LEXINGTON, Ky. — Students at the University of Kentucky are combining community outreach and problem-solving into full meals.

What You Need To Know

  • UK’s 'Meals on Wings’ is serving people around the city and encouraging students to get involved. 

  • Kendra Oonarasak is a founding member of the service that started in 2014.

  • The campus kitchen group says they are open to partnering with more local hospitals through their dietetics and nutrition department, who are looking to donate food products. 

Kendra Oonorasak is the dietetics and human nutrition department’s director of community outreach. She has spent almost a decade nourishing a community in need, all while working and studying at the University of Kentucky. She’s one of the founding members of ‘Meals on Wings’.  

“Much of why I came here as an international student from Burma, India, China and Thailand to the UK and to pursue a dietetics degree,” said Oonarasak. “And during that time, the campus kitchen is what got me out of my shell.”

The campus kitchen is where students come together to prepare meals for students. (Spectrum News 1/Sabriel Metcalf)

It's a program that works in three key steps: planning, preparing, and placing revitalized warm and cold meals into the homes of older individuals in the city.

It's one program a part of the Campus Kitchen on campus. Oonarasak said over the last several years, the kitchen has been customized to help expand on other services inside the dietetics and human nutrition department.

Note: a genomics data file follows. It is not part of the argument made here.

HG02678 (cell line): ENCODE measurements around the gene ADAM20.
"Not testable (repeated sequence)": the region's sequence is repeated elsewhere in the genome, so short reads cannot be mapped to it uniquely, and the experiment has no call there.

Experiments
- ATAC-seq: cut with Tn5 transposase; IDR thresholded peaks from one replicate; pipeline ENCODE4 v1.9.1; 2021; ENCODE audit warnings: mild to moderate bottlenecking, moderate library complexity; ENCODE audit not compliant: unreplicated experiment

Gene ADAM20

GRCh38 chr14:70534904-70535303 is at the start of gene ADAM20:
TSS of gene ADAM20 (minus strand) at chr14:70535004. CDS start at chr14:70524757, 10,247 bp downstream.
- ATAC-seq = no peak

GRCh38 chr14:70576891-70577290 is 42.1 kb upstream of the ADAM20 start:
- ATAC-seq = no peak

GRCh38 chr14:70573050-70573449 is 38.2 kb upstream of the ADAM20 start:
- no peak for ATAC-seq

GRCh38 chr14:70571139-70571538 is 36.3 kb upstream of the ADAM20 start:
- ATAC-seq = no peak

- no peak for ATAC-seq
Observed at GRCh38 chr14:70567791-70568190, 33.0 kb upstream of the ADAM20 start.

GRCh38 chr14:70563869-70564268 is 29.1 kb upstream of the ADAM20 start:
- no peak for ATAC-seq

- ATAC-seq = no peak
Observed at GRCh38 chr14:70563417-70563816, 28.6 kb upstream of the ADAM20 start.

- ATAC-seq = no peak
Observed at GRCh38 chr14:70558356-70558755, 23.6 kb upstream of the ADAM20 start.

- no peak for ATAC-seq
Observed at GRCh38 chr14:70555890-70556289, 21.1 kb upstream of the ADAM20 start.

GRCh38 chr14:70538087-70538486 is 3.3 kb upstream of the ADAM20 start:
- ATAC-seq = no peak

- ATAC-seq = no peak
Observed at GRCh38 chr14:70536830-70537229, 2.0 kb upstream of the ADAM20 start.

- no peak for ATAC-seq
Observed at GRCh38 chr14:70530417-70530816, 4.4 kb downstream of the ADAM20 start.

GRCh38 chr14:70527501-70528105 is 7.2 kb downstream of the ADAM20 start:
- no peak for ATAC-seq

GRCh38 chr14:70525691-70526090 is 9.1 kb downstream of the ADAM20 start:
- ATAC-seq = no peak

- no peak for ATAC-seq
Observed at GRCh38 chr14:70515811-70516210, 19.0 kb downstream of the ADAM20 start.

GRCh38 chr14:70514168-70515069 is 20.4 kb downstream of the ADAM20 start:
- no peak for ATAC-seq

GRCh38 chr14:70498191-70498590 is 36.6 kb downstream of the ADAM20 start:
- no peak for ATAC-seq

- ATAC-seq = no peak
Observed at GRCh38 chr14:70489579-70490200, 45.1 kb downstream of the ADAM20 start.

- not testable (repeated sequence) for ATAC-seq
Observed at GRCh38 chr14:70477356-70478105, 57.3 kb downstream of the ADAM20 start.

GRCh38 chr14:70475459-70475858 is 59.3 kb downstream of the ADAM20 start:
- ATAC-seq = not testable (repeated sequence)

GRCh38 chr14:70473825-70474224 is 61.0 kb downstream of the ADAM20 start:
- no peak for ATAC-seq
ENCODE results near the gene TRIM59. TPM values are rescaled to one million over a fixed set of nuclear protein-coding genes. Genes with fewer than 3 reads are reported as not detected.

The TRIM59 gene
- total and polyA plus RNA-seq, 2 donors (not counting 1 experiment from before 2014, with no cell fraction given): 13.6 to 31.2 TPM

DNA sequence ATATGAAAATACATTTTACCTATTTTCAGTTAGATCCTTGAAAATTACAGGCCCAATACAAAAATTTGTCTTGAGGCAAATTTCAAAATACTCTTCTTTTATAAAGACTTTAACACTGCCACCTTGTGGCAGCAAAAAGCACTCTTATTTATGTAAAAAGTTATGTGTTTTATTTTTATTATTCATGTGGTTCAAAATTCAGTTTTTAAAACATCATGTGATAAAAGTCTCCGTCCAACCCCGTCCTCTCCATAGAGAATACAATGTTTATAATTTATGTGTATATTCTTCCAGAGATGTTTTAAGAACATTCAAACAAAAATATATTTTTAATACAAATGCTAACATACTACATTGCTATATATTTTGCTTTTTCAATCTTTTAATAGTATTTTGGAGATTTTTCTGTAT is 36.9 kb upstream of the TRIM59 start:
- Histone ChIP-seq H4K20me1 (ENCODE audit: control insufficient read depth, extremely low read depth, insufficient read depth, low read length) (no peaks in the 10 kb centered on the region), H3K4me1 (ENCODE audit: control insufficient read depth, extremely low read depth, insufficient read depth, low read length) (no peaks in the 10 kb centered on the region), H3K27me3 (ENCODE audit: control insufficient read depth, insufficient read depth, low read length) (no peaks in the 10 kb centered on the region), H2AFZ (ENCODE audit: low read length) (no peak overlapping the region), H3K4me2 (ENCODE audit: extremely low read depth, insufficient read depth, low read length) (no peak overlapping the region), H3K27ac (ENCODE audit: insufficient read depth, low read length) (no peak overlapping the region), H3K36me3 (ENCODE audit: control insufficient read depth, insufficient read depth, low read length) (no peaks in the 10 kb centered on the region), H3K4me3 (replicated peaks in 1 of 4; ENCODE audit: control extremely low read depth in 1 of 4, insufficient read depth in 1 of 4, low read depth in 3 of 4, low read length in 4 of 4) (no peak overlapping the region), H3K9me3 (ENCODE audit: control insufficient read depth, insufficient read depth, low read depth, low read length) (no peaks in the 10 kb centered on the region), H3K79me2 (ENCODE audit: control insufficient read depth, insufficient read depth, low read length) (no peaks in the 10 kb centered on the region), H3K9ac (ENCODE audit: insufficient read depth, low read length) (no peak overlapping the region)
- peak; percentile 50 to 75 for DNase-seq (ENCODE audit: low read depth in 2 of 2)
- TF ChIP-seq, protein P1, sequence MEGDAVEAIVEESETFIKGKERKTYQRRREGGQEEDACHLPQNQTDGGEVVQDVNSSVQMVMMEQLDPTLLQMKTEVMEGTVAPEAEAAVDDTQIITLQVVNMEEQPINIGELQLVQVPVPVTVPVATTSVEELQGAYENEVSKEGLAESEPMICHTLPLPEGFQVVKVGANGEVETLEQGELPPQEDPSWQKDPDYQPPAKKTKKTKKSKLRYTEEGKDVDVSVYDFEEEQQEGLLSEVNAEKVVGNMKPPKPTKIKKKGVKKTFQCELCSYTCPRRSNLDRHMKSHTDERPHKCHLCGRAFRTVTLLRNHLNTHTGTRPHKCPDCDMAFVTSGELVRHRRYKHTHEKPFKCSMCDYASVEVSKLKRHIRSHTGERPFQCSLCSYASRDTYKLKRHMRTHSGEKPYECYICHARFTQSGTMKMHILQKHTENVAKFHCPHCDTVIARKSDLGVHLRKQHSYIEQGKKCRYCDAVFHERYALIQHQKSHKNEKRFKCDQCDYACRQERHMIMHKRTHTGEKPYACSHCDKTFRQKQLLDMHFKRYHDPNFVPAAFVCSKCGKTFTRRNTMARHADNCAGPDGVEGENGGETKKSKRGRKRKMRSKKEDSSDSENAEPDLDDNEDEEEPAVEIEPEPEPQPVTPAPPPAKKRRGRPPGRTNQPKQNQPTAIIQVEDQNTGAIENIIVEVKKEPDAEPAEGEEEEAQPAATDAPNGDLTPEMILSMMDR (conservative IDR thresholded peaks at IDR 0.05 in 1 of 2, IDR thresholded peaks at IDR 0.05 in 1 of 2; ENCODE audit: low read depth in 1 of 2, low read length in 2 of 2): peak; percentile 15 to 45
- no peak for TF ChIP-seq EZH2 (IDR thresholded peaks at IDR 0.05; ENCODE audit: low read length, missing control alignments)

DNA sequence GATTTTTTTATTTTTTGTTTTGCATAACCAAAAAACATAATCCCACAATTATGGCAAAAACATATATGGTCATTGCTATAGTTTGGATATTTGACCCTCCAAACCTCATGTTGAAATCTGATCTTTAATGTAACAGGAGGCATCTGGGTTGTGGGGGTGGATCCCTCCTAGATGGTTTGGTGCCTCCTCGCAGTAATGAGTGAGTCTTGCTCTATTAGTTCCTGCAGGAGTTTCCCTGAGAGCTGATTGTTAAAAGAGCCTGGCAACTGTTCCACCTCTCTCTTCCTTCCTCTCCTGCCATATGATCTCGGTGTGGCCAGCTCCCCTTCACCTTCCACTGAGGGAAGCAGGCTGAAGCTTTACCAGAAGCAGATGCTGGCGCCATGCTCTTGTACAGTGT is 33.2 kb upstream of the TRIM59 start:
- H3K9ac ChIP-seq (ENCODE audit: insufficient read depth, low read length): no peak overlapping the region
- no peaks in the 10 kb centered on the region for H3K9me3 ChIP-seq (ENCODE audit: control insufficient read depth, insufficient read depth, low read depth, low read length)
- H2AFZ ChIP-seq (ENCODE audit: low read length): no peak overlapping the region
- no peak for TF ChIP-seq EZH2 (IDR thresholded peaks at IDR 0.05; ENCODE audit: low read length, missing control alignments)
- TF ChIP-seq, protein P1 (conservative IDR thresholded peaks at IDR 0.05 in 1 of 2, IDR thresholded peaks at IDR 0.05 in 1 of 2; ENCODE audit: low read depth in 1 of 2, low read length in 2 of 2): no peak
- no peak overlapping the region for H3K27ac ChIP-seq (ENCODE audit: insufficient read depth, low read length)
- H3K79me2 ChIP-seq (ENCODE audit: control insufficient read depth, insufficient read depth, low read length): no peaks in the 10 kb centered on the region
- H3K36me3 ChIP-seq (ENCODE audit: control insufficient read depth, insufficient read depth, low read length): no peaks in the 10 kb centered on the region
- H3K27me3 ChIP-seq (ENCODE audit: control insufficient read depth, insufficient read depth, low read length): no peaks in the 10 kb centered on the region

Oonorasak said that projects like this one are all based on student development academically, professionally, and as individuals, which she found out herself from continued volunteering.

The campus kitchen is where students come together to prepare meals for students. (Spectrum News 1/Sabriel Metcalf)

“And I got to be a part of something that had about four people who were leaders, also volunteers who were also prepping the meals and delivering the meals that were about like 20 meals a week," she said.

Creating a bigger difference over time, she says now, nearly 300 to 400 meals a week. They recover food before it can be wasted or disposed of, and more often from local hospitals like the UK's Chandler Hospital.

“We always get a hodgepodge of things and we don't know how much of anything that we're getting," she said. "So that's what students are being challenged with.”

That's where they add additional supplements like fresh fruits and vegetables, protein, and more nutrition-forward items they have sourced. 

Once meals are ready, they’re delivered to individuals who live in subsidized housing and other adults in need. 

Volunteers are not only students studying dietetics and human nutrition but also other programs like engineering or like biology major and shift leader Dev Ramaiah.